Dec 31, 2005
Published in: Evidence Report/Technology Assessment No. 113 / Prepared by the Southern CaliforniaEvidence-based Practice Center, under Contract No. 290-02-0003. AHRQ Publication No.05-E010-2. (Rockville, MD. : Agency for Healthcare Research and Quality, Feb. 2005)
Posted on RAND.org on December 31, 2004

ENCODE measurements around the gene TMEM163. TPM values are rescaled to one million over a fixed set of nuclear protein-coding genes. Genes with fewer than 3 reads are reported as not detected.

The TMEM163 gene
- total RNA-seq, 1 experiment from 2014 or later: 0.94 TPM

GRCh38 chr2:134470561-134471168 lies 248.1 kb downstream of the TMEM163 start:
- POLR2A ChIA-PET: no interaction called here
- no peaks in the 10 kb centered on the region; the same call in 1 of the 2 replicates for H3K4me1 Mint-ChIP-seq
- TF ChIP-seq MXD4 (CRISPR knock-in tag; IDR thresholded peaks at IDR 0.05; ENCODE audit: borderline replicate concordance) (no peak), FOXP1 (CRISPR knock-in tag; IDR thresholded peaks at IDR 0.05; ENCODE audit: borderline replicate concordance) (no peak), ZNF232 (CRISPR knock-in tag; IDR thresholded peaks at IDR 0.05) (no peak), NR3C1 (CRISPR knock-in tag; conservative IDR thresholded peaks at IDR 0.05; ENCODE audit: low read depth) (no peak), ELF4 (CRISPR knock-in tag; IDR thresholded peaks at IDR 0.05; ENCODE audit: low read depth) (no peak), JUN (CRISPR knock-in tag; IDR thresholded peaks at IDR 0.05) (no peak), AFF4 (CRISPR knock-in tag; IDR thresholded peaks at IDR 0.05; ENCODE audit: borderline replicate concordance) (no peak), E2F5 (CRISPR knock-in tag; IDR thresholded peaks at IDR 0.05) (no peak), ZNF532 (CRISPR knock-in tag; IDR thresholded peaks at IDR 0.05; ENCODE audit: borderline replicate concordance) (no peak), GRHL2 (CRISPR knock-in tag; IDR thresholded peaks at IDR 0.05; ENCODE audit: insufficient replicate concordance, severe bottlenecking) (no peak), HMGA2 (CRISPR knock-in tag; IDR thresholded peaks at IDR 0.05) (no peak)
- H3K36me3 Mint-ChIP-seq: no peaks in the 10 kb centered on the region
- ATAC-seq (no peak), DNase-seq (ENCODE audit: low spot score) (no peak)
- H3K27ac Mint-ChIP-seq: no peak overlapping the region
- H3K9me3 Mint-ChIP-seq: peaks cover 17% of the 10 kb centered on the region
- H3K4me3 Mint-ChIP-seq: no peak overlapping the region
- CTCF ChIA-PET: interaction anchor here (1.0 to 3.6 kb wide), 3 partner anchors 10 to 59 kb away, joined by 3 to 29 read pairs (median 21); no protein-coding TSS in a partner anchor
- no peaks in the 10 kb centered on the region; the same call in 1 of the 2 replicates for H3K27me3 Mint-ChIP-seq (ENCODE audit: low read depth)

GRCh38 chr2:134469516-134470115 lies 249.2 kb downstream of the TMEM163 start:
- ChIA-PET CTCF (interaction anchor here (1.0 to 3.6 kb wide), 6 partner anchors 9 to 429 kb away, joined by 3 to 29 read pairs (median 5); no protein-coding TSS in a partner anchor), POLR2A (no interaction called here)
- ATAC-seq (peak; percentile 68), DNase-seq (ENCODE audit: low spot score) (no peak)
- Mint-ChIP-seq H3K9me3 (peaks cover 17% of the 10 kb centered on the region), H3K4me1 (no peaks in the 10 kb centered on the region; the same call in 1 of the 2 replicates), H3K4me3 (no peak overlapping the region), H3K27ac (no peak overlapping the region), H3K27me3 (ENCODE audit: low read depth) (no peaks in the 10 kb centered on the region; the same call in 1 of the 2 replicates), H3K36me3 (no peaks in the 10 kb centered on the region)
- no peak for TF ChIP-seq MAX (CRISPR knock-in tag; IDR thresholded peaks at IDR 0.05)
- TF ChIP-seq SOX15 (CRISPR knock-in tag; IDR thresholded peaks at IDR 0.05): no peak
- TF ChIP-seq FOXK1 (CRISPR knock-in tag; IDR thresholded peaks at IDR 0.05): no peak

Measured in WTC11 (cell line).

CONTEXT: Clinical trials and observational studies report differing effects of omega-3 fatty acids on cancer. Objectives: To assess the effect of omega-3 fatty acids on 1) tumor incidence 2) clinical outcomes after cancer treatment, and 3) tumor behavior. DATA SOURCES: The authors searched computerized databases to identify potentially relevant studies and contacted industry experts for unpublished data. STUDY SELECTION: Tumor incidence and outcomes after cancer treatment. The authors screened 4,834 titles, reviewed 356 articles, and included 52 articles in our review. For tumor incidence, we restricted to prospective cohort studies in humans, and for clinical outcomes after cancer treatment, we restricted to randomized controlled trials (RCTs); They had no language restrictions. Tumor behavior. The authors screened 366 titles, reviewed 82 articles, and included 27 articles in our review. For tumor behavior, they restricted to review articles and meta-analyses of animal studies and cell culture studies in humans and animals. We had no language restrictions. DATA EXTRACTION: The authors abstracted data on study design, study population, and outcomes; source, amount, and duration of omega-3 fatty acid consumption; and randomization, dropouts, blinding, and allocation for RCTs. DATA SYNTHESIS: Tumor incidence. Across 19 cohorts for 11 different types of cancer and using up to 5 different ways to categorize omega-3 fatty acid consumption, 44 estimates of the association between omega-3 fatty acid consumption were reported. Among these, only six were statistically significant. Significant associations between omega-3 consumption (in the form of both fish and alpha-linolenic acid) and cancer risk were reported for breast cancer in two studies; for lung cancer in two; for prostate cancer in one; and for skin cancer in one. For breast cancer one significant estimate was for increased risk and one was for decreased risk; five other estimates did not show a significant association. For lung cancer one of the significant associations was for increased cancer risk, the other was for decreased risk and four other estimates were not significant. Only one study assessed skin cancer risk. Cancer treatment. We identified 19 studies from which the effect of omega-3 fatty acids on clinical outcomes after cancer therapy could be ascertained, all of which pertained to patients who had undergone cancer surgery for upper gastrointestinal malignancies. We did not identify any studies that assessed the effects of omega-3 fatty acids on clinical outcomes after chemotherapy or radiation treatment. Among the identified studies, the effect of omega-3 fatty acids alone could be ascertained from six studies; the effect of omega-3 fatty acids given in combination with arginine and RNA could be ascertained from 13. Effects on post-operative complications were described in 14, on hospital length of stay in 13, on mortality in ten, on nutritional parameters in 11, and on weight in three. In pooled analyses, omega-3 fatty acids had no effect compared to placebo on post-operative complications, hospital length of stay, nutritional parameters, or mortality. Relative to a standard enteral diet, omega-3 fatty acids in combination with arginine and RNA were associated with a reduced risk of postoperative complications (RR 0.51, 95%CI 0.40, 0.64) and reduced length of hospital stay (pooled mean difference -3.33 days, 95%CI -4.29, - 2.38). Among nine studies that assessed the effect on nutritional parameters omega-3 plus arginine and RNA, prealbumin was significantly higher in the omega-3 + arginine + RNA group in three studies, but not different in three others; mean nitrogen intake was significantly higher in one study but not in another. No significant differences were found for mean caloric intake, mean albumin, or mean transferrin. Although the combination of omega-3 fatty acids, arginine, and RNA are associated with a reduced risk of post-operative complications and reduced length of hospital stay, it is not possible to ascertain whether these effects are due to omega-3 fatty acids, arginine, RNA, or a combination of these. Tumor behavior. We evaluated 27 reviews of studies on animals or cell culture models that described the effects of tumor growth, differentiation or apoptosis. Although much of the evidence favored a role for n-3 dietary enrichment in the inhibition or prevention of tumor growth, at least in some animal models, the quality of the reviews is not sufficient to permit strong conclusions to be drawn. CONCLUSIONS: In a large body of literature spanning numerous cohorts from many countries and with different demographic characteristics, the evidence does not suggest a significant association between omega-3 fatty acids and cancer incidence. In a small body of literature, there is no significant association between omega-3 fatty acids and clinical outcomes after tumor surgery. Although the combination of omega-3 fatty acids, arginine, and RNA are associated with a reduced risk of post-operative complications and reduced length of hospital stay, it is not possible to ascertain whether these effects are due to omega-3 fatty acids, arginine, RNA, or a combination of these. Although a large, but heterogeneous, body of literature suggests that omega-3 dietary enrichment may play a favorable role in the inhibition or prevention of tumor growth in some animal models, the quality of the reviews is not sufficient to permit strong conclusions to be drawn.